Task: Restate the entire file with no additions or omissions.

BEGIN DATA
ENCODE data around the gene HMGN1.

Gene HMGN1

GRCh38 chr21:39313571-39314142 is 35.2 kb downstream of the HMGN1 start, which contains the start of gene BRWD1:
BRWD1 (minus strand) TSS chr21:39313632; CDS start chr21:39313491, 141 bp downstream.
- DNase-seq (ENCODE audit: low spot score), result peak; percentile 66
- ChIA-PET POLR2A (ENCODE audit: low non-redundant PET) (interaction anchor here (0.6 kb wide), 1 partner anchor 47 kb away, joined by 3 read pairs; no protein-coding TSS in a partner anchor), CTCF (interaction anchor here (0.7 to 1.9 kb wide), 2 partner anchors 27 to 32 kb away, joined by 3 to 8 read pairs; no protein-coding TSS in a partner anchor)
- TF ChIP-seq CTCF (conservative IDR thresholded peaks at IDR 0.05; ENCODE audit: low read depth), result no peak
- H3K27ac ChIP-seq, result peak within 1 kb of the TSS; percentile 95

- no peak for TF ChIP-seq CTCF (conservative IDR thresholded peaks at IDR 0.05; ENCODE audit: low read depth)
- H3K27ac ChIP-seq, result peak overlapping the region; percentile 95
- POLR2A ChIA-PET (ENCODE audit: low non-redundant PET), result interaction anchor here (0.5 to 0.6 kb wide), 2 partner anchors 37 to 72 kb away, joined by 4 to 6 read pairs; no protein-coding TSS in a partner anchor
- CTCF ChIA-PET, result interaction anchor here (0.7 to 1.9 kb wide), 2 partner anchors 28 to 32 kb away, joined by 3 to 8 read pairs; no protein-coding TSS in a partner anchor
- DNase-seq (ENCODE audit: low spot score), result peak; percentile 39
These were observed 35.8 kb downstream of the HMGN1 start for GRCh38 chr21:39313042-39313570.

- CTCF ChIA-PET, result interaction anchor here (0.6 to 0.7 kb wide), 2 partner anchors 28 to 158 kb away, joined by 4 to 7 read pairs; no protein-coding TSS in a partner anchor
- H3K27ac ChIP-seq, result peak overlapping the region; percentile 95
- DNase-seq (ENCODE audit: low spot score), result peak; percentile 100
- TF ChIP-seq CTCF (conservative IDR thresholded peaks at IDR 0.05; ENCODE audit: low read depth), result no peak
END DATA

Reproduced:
ENCODE data around the gene HMGN1.

Gene HMGN1

GRCh38 chr21:39313571-39314142 is 35.2 kb downstream of the HMGN1 start, which contains the start of gene BRWD1:
BRWD1 (minus strand) TSS chr21:39313632; CDS start chr21:39313491, 141 bp downstream.
- DNase-seq (ENCODE audit: low spot score), result peak; percentile 66
- ChIA-PET POLR2A (ENCODE audit: low non-redundant PET) (interaction anchor here (0.6 kb wide), 1 partner anchor 47 kb away, joined by 3 read pairs; no protein-coding TSS in a partner anchor), CTCF (interaction anchor here (0.7 to 1.9 kb wide), 2 partner anchors 27 to 32 kb away, joined by 3 to 8 read pairs; no protein-coding TSS in a partner anchor)
- TF ChIP-seq CTCF (conservative IDR thresholded peaks at IDR 0.05; ENCODE audit: low read depth), result no peak
- H3K27ac ChIP-seq, result peak within 1 kb of the TSS; percentile 95

- no peak for TF ChIP-seq CTCF (conservative IDR thresholded peaks at IDR 0.05; ENCODE audit: low read depth)
- H3K27ac ChIP-seq, result peak overlapping the region; percentile 95
- POLR2A ChIA-PET (ENCODE audit: low non-redundant PET), result interaction anchor here (0.5 to 0.6 kb wide), 2 partner anchors 37 to 72 kb away, joined by 4 to 6 read pairs; no protein-coding TSS in a partner anchor
- CTCF ChIA-PET, result interaction anchor here (0.7 to 1.9 kb wide), 2 partner anchors 28 to 32 kb away, joined by 3 to 8 read pairs; no protein-coding TSS in a partner anchor
- DNase-seq (ENCODE audit: low spot score), result peak; percentile 39
These were observed 35.8 kb downstream of the HMGN1 start for GRCh38 chr21:39313042-39313570.

- CTCF ChIA-PET, result interaction anchor here (0.6 to 0.7 kb wide), 2 partner anchors 28 to 158 kb away, joined by 4 to 7 read pairs; no protein-coding TSS in a partner anchor
- H3K27ac ChIP-seq, result peak overlapping the region; percentile 95
- DNase-seq (ENCODE audit: low spot score), result peak; percentile 100
- TF ChIP-seq CTCF (conservative IDR thresholded peaks at IDR 0.05; ENCODE audit: low read depth), result no peak